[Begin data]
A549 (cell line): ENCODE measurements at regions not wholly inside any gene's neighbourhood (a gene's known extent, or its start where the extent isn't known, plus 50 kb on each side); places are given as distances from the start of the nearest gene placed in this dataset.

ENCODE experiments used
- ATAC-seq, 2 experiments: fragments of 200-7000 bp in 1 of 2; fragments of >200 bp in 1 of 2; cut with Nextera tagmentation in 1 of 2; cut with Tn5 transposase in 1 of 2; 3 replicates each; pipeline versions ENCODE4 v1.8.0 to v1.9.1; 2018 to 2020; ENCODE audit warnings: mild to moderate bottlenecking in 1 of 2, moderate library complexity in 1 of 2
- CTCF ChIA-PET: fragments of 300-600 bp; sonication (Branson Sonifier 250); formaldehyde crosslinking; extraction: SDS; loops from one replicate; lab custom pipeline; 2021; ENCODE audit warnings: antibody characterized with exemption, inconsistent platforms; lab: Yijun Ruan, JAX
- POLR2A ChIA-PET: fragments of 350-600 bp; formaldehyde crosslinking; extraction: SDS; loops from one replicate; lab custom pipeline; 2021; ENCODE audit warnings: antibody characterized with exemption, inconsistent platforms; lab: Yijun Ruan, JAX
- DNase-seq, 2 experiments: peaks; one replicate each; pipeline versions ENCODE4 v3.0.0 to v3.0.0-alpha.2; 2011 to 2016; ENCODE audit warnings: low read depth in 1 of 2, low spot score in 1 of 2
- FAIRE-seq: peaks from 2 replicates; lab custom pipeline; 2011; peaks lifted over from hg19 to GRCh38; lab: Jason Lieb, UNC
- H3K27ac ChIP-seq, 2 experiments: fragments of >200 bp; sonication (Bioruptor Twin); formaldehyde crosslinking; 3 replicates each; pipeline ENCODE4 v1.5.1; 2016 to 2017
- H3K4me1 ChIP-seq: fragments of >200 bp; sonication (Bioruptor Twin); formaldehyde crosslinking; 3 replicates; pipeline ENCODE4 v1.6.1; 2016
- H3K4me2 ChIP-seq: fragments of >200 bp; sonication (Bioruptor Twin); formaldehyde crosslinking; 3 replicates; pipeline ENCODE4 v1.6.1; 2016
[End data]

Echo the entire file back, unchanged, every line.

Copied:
A549 (cell line): ENCODE measurements at regions not wholly inside any gene's neighbourhood (a gene's known extent, or its start where the extent isn't known, plus 50 kb on each side); places are given as distances from the start of the nearest gene placed in this dataset.

ENCODE experiments used
- ATAC-seq, 2 experiments: fragments of 200-7000 bp in 1 of 2; fragments of >200 bp in 1 of 2; cut with Nextera tagmentation in 1 of 2; cut with Tn5 transposase in 1 of 2; 3 replicates each; pipeline versions ENCODE4 v1.8.0 to v1.9.1; 2018 to 2020; ENCODE audit warnings: mild to moderate bottlenecking in 1 of 2, moderate library complexity in 1 of 2
- CTCF ChIA-PET: fragments of 300-600 bp; sonication (Branson Sonifier 250); formaldehyde crosslinking; extraction: SDS; loops from one replicate; lab custom pipeline; 2021; ENCODE audit warnings: antibody characterized with exemption, inconsistent platforms; lab: Yijun Ruan, JAX
- POLR2A ChIA-PET: fragments of 350-600 bp; formaldehyde crosslinking; extraction: SDS; loops from one replicate; lab custom pipeline; 2021; ENCODE audit warnings: antibody characterized with exemption, inconsistent platforms; lab: Yijun Ruan, JAX
- DNase-seq, 2 experiments: peaks; one replicate each; pipeline versions ENCODE4 v3.0.0 to v3.0.0-alpha.2; 2011 to 2016; ENCODE audit warnings: low read depth in 1 of 2, low spot score in 1 of 2
- FAIRE-seq: peaks from 2 replicates; lab custom pipeline; 2011; peaks lifted over from hg19 to GRCh38; lab: Jason Lieb, UNC
- H3K27ac ChIP-seq, 2 experiments: fragments of >200 bp; sonication (Bioruptor Twin); formaldehyde crosslinking; 3 replicates each; pipeline ENCODE4 v1.5.1; 2016 to 2017
- H3K4me1 ChIP-seq: fragments of >200 bp; sonication (Bioruptor Twin); formaldehyde crosslinking; 3 replicates; pipeline ENCODE4 v1.6.1; 2016
- H3K4me2 ChIP-seq: fragments of >200 bp; sonication (Bioruptor Twin); formaldehyde crosslinking; 3 replicates; pipeline ENCODE4 v1.6.1; 2016